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Hanna’s Town celebrates ‘Three Centuries of Coffee and Chocolate’ | TribLIVE.com
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Hanna’s Town celebrates ‘Three Centuries of Coffee and Chocolate’

by DAWN LAW
| Sunday, November 23, 2014 7:13 p.m.
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Rebecca Emanuele | TRIB TOTAL MEDIA
(from left) Deborah Stiffler-Zugates of Blairsville, Tiffany Kolbosky of Manor, and Joanna Moyar of Greensburg, portray servers in an 18th Century coffee house, during the 'Three Centuries of Coffee and Chocolate in America', program and sampling session held at Historic Hanna's Town, Saturday morning, November 22, 2014.
gtrOAhannastown2112414
Rebecca Emanuele | TRIB TOTAL MEDIA
(from left) Deborah Stiffler-Zugates of Blairsville, gives instruction to guest, Marcia Linden of Greensburg, on how to grind roasted coffee beans in a mortar and pestle in preparation for cooking fresh coffee, during the 'Three Centuries of Coffee and Chocolate in America', program and sampling session held at Historic Hanna's Town, Saturday morning, November 22, 2014.
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Rebecca Emanuele | TRIB TOTAL MEDIA
(center) Lisa Hays, executive director, Westmoreland County Historical Society, gives presentation to guests on how chocolate and coffee became popular in America, during the 'Three Centuries of Coffee and Chocolate in America', program and sampling session held at Historic Hanna's Town, Saturday morning, November 22, 2014.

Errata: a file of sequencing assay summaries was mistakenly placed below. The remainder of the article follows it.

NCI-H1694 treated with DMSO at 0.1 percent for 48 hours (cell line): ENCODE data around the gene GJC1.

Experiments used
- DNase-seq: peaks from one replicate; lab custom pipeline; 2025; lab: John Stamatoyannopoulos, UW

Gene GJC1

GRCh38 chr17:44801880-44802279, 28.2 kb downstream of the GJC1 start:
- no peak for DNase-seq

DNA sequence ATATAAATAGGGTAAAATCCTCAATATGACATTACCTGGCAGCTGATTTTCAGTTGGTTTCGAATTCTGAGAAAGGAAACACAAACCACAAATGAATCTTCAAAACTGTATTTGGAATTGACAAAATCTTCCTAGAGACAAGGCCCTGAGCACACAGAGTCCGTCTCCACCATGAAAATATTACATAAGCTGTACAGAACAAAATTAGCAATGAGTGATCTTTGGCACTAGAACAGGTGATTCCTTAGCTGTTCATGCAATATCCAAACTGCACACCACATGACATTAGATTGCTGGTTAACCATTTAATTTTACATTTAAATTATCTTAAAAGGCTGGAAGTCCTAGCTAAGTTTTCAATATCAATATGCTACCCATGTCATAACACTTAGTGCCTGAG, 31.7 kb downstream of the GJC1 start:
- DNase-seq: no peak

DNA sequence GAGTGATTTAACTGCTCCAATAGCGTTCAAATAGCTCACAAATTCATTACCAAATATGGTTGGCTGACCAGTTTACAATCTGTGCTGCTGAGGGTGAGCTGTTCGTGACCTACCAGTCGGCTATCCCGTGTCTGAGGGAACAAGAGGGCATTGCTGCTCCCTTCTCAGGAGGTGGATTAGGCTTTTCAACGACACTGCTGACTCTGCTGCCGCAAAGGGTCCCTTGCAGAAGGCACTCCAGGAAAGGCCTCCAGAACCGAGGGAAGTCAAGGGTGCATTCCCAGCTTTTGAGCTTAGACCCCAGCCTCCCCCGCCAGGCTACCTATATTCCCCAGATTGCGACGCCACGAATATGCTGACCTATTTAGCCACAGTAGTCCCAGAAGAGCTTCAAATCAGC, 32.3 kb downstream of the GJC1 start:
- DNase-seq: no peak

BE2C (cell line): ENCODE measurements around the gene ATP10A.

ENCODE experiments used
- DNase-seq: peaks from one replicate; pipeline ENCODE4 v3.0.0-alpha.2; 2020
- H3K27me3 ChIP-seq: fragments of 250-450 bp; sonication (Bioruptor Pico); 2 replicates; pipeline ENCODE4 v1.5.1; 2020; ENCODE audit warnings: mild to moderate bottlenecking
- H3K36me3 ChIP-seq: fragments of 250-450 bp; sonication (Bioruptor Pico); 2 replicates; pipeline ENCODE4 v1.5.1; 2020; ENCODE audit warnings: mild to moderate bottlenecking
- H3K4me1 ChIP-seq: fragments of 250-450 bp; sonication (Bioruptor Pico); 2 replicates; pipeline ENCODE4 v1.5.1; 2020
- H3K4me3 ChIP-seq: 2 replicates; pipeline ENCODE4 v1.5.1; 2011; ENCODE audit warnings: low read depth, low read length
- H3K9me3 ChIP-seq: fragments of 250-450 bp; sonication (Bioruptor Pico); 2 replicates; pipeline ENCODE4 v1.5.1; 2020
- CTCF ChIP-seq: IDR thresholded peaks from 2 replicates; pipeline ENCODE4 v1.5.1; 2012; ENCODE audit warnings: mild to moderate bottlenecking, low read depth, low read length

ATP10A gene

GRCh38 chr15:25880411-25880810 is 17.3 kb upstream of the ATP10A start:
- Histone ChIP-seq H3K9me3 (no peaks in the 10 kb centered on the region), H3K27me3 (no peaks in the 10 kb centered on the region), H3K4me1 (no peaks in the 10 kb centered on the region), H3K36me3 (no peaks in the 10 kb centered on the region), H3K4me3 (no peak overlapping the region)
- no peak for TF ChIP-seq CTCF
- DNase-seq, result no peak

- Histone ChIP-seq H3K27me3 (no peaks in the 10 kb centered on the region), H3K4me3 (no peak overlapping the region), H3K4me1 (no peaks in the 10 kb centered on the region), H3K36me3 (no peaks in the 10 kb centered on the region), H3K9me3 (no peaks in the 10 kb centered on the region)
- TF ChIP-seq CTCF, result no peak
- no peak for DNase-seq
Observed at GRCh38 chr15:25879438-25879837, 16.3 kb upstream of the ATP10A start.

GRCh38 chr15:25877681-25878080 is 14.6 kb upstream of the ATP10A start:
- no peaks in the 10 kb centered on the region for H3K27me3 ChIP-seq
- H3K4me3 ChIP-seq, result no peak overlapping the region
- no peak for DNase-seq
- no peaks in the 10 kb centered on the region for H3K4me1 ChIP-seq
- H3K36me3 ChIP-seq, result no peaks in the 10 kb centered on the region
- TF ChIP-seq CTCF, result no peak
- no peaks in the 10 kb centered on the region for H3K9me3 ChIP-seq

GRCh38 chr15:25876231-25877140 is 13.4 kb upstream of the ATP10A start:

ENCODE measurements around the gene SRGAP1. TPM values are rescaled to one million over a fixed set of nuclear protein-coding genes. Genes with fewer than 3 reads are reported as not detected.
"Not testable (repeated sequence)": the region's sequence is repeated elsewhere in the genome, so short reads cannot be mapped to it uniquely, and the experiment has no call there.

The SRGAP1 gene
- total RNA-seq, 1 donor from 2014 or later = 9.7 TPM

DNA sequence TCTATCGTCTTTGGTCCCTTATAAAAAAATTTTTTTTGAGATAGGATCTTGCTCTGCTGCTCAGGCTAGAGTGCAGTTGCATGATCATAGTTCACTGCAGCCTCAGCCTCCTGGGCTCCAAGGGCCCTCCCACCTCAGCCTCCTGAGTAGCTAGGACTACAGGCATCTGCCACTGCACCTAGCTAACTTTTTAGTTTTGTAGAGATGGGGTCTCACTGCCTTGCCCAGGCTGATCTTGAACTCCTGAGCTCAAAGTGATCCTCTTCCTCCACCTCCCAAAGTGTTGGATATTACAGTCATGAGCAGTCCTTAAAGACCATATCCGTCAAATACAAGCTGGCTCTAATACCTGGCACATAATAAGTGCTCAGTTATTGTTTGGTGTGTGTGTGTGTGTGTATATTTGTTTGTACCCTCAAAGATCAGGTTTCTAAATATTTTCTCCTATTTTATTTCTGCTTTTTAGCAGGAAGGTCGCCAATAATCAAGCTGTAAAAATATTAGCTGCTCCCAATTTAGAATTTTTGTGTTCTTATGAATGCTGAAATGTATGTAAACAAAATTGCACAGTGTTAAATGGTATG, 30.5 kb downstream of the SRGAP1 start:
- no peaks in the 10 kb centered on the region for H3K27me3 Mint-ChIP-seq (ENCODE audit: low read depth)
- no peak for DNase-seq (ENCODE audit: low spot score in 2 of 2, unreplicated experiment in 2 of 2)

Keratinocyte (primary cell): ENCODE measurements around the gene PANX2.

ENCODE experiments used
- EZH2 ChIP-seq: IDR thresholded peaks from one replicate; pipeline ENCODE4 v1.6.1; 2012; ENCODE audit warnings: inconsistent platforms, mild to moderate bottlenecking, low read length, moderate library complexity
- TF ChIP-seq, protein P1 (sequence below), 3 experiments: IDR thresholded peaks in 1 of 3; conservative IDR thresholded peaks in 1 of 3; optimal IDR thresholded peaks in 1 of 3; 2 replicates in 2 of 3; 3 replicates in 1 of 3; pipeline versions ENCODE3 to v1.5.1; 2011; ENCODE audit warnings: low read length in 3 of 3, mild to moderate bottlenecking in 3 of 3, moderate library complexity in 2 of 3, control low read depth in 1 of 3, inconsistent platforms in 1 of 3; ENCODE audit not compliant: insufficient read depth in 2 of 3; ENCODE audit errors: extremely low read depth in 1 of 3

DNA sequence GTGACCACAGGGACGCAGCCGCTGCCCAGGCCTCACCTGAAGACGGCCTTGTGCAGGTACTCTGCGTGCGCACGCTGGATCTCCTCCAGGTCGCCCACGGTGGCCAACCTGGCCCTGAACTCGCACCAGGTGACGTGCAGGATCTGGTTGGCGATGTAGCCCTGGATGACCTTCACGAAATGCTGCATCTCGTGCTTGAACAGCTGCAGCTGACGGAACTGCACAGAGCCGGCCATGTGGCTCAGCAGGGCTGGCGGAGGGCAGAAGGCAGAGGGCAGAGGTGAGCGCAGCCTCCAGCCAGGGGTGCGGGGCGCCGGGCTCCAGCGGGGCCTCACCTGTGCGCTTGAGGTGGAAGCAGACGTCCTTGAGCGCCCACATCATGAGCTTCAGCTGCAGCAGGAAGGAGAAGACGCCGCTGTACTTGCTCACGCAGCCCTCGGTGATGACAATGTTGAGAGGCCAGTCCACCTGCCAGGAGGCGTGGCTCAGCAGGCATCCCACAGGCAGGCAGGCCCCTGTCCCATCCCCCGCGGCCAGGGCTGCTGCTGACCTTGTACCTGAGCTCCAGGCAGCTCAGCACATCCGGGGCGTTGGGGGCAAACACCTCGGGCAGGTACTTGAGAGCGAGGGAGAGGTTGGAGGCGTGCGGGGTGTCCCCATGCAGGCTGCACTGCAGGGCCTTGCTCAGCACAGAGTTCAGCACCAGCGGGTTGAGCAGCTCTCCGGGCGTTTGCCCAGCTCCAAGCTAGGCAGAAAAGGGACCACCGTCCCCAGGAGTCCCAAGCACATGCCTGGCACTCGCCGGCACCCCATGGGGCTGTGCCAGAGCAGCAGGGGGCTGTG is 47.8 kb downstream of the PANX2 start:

Historic Hanna’s Town in Hempfield took guests back in time Nov. 22 for the program “Three Centuries of Coffee and Chocolate in America.”

Hanna’s Tavern was an 18th-century coffeehouse, where volunteers Debbie Stiffler-Zugates and Tiffany Kolbosky served cracknel, a thin, savory biscuit flavored with caraway seeds, Chelsea buns, hot chocolate, and fresh roasted coffee.

Representing the 19th century in the Klingensmith House, Carol Sheats served salmagundi, a salad layered with meat, cheese, eggs, greens and vegetables topped with vinaigrette.

Coffee was provided by Kandi Newell andDavid Cramer of Old Linn Run Coffee Bean Roastery.

In the Museum Shop, it was the 20th century, with Eight O’clock Coffee, desserts and shopping.

Westmoreland County Historical Society executive director Lisa Hays, education coordinator Joanna Moyar and library coordinatorAnita Zanke were there to help throughout, along with Claudia Winter, Becky Perry, Pauline Moyar, Marilyn McSparrin, Janice Bucci, Joan DeRose, Augie Nicolai, Jeanne DeMaria and Joyce Delpaine.

Seen: Martin Keck, Eli Person and Lisa Zack, Denise Rymarz, Jane Peterson, Rudy and Amy Kobosky and Jim andNancy Komarinski.

— Dawn Law

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